REU Site: Catalysis and Motion

Project: Research project

Project Details


Professors Squire Booker, Tiffany Mathews, and colleagues at Pennsylvania State University host the REU Site: Catalysis and Motion. This site is funded by the REU Site Programs of the Division of Chemistry and Division of Biological Infrastructure. Its provides research experiences for 9 undergraduate students for 10 weeks during the summer months. The motivation for the program is the recognition that hands-on research experience at an early stage has an enduring impact on students' careers. Participation in hands-on research encourages students to pursue advanced degrees and careers in science, technology, engineering and mathematics (STEM). Early participation in research is also critical to inspire undergraduate students to take on global scientific challenges such as the growing energy crisis and the environment, clean water, infection, antibiotic resistance and other health crises, and agriculture and food production for an increasing population. Students are recruited nationwide, with a strong emphasis on students from underrepresented and underserved groups. Each student is supervised by a faculty mentor, and the program structure provides opportunities for cross-collaboration with students and faculty in other research groups in the department and across the university. Students work daily on their research projects; attend weekly research seminars; participate in professional development workshops and outreach events; and deliver research presentations. Interactions with professional industrial chemists, including site visits to companies and seminars, give students career information and inspiration. Formative and summative assessment is conducted, and students' careers are tracked during and after their participation. The goal is to help, inspire, and retain undergraduate students in scientific careers by providing them with a strong educational, mentoring, and research training experiences.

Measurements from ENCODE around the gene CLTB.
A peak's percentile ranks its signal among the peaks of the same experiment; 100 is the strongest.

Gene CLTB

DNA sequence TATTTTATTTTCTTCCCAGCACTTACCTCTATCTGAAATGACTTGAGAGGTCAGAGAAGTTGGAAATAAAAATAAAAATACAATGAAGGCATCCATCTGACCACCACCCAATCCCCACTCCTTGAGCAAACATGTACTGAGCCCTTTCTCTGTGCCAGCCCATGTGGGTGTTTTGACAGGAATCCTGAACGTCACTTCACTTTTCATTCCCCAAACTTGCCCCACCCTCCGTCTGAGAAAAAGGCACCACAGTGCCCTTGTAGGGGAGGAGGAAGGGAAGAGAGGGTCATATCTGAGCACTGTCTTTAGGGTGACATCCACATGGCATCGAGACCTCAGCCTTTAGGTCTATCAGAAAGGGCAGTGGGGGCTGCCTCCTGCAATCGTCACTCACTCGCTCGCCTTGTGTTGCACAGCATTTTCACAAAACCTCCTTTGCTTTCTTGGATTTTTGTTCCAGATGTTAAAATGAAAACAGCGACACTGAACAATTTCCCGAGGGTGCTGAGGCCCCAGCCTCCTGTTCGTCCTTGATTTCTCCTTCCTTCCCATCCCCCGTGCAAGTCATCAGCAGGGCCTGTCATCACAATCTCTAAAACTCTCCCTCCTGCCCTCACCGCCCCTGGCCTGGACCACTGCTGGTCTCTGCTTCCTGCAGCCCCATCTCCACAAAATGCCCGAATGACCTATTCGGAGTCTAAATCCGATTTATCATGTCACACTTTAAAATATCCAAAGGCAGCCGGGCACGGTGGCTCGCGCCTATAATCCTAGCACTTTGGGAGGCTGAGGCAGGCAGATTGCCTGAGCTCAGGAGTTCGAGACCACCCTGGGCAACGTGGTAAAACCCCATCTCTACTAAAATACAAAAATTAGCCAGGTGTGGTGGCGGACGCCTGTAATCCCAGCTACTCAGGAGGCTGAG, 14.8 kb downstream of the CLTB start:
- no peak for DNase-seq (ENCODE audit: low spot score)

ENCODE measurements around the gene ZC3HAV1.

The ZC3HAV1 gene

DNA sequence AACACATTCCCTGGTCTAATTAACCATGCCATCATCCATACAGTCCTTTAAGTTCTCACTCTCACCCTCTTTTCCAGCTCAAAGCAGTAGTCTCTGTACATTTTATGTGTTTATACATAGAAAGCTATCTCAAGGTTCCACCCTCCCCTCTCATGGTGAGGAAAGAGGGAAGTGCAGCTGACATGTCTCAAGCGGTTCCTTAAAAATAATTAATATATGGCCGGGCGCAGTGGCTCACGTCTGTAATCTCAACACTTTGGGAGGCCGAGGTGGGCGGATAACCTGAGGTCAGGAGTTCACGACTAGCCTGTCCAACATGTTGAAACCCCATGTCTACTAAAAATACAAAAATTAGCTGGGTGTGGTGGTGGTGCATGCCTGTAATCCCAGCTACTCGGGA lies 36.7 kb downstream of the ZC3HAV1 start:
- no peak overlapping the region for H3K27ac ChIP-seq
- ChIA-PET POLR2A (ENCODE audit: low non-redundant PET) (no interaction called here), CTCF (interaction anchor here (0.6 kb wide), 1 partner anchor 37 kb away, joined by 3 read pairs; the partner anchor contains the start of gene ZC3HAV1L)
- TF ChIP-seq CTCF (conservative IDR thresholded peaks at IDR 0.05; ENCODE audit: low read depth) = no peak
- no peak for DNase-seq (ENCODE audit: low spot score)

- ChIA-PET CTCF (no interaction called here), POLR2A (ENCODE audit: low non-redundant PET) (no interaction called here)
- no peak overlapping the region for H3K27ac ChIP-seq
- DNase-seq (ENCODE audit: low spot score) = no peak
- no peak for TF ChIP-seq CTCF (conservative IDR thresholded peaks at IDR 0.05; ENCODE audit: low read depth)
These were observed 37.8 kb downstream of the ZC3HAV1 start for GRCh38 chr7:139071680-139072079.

Many of the leading global scientific challenges require a deeper understanding of both biological and chemical catalysis, and the subsequent or parallel ability to evolve new and better catalysts for an increasing demand for clean, renewable and sustainable energy, food, clean air, pharmaceuticals, diagnostic tools for healthcare, and consumer products and other necessities. Moreover, the ability to manipulate or regulate biological catalysts within human cells is the foundation of current therapeutics for a multitude of diseases. Students are recruited to work in the following areas: 1) Understanding Macromolecular Catalysis, which focuses on understanding how protein enzymes, protein metalloenzymes, and RNA enzymes catalyze reactions with rate enhancements and high stereoselectivities and regioselectivities; 2) Dynamics of Biological Processes, which focuses on understanding how protein movement or 'dynamics' relates to enzyme catalysis and the regulation of enzyme catalysis, molecular motors, and the movement or 'trafficking' of various types of macromolecules and small molecules within the cell; 3) and New Insights into Chemical Catalysis, which involves the synthesis and characterization of chemical catalysts for a variety of processes, including the generation of new fuel sources and target-oriented organic synthesis.

Effective start/end date6/1/1711/30/21


  • National Science Foundation: $286,038.00


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